Saudi authorities have long denied bin Salman’s involvement and blamed his murder on a “rogue operation” by a team of agents sent to return him to Saudi Arabia. Five individuals were sentenced to 20 years in prison last September. 

The intelligence community has rejected that assertion, claiming in the report that bin Salman has had “absolute control of the Kingdom’s security and intelligence operations” since 2017, “making it highly unlikely that Saudi officials would have carried out an operation of this nature without the Crown Prince's authorization.”

The document also names the individuals who carried out the killing and dismemberment.

The release of the report comes at a delicate moment in U.S.-Saudi relations. Biden has sought to maintain the broader strategic relationship with Riyadh while still moving to curtail some arms sales and support to the Kingdom used in its campaign in Yemen, as well as pushing the Kingdom on other human rights issues. The Friday release of the report came only after two days of careful diplomatic outreach, including phone calls between Biden himself and King Salman, and between Secretary of State Tony Blinken and his counterpart. 

Defense Secretary Lloyd Austin spoke to bin Salman on Feb. 18 “to reaffirm the strategic defense partnership between the United States and the Kingdom of Saudi Arabia.”

What long-term impact that the public attribution will have on the U.S.-Saudi relationship remains to be seen. Although most of the report’s conclusions were already public, the grisly circumstances of Khashoggi’s killing still holds the power to outrage in Washington. Khashoggi was a legal resident of Virginia and wrote for the Washington Post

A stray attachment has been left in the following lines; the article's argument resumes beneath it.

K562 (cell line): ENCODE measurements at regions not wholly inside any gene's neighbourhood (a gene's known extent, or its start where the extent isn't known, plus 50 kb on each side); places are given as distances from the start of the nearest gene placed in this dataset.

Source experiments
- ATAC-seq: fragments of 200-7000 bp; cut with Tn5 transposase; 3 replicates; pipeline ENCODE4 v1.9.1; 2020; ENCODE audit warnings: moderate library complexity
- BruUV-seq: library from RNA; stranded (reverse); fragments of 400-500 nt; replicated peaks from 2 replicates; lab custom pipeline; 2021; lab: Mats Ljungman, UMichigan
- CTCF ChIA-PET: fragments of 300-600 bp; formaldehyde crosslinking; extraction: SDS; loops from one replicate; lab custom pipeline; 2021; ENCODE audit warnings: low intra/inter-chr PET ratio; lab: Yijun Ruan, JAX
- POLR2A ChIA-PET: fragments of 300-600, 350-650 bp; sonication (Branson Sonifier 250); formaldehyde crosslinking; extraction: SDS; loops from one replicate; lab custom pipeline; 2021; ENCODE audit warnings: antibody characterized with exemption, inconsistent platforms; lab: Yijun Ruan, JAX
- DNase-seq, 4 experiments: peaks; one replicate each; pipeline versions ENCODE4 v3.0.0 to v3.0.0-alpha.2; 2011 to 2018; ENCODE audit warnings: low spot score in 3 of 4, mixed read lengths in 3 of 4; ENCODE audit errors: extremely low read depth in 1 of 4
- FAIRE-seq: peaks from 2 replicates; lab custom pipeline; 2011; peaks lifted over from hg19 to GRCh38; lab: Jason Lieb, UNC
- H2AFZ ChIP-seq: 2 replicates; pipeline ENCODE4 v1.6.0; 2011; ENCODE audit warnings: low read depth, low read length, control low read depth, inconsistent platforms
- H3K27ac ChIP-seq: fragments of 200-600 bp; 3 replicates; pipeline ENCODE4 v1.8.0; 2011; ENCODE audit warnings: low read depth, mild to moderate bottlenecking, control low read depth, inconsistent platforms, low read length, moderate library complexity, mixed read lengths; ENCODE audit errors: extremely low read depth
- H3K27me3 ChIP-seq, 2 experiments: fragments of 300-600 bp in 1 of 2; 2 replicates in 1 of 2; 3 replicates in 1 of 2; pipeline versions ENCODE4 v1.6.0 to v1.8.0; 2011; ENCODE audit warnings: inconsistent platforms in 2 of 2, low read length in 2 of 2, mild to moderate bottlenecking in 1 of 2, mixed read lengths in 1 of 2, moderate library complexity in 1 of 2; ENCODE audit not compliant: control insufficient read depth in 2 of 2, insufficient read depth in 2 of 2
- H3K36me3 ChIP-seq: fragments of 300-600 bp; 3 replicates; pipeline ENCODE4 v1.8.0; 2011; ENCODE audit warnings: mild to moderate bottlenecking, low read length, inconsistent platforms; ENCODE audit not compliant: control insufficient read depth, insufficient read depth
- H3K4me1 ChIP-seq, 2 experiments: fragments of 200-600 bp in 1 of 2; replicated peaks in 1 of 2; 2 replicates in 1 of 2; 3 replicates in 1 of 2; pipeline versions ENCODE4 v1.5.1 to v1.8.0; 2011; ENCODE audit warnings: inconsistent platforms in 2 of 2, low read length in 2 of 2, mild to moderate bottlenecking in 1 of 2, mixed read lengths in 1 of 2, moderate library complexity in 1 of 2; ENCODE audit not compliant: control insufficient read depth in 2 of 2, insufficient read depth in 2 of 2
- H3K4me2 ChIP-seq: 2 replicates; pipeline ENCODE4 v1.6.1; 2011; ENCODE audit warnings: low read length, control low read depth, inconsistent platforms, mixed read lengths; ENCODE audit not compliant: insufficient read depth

In 2018, Trump in 2018 reaffirmed the U.S. commitment to “standing with Saudi Arabia” even though “it could very well be that the Crown Prince had knowledge of” Khashoggi’s murder, citing the value of U.S. arms sales to Riyadh and the Kingdom’s role in Trump’s strategy to constrain Iran. 

"I saved his ass," Trump said of bin Salman to the Post’s Bob Woodward, according to his 2020 book Rage. "I was able to get Congress to leave him alone. I was able to get them to stop."

The report’s release was long in coming. In 2019, Congress mandated that the executive branch provide it with an unclassified accounting of the intelligence community’s conclusions about Khashoggi’s death. The Trump administration never complied, but newly-installed National Intelligence Director Avril Haines in her confirmation hearing committed to releasing the report. 

Biden has made clear that he will only speak directly with the aging King Salman, a stark departure from the Trump administration, which dealt at the highest levels with the crown prince. Whether Biden will be able to successfully bypass the crown prince, and the nation’s de facto ruler, is also unclear. 

The State Department also announced the so-called Khashoggi Ban on Friday, which will allow the United States to impose visa restrictions on “individuals who, acting on behalf of a foreign government, are believed to have been directly engaged in serious, extraterritorial counter-dissident activities.” 

It has taken action under the new policy against 76 Saudi individuals, some in association with the Khashoggi killing, Blinken said in a statement.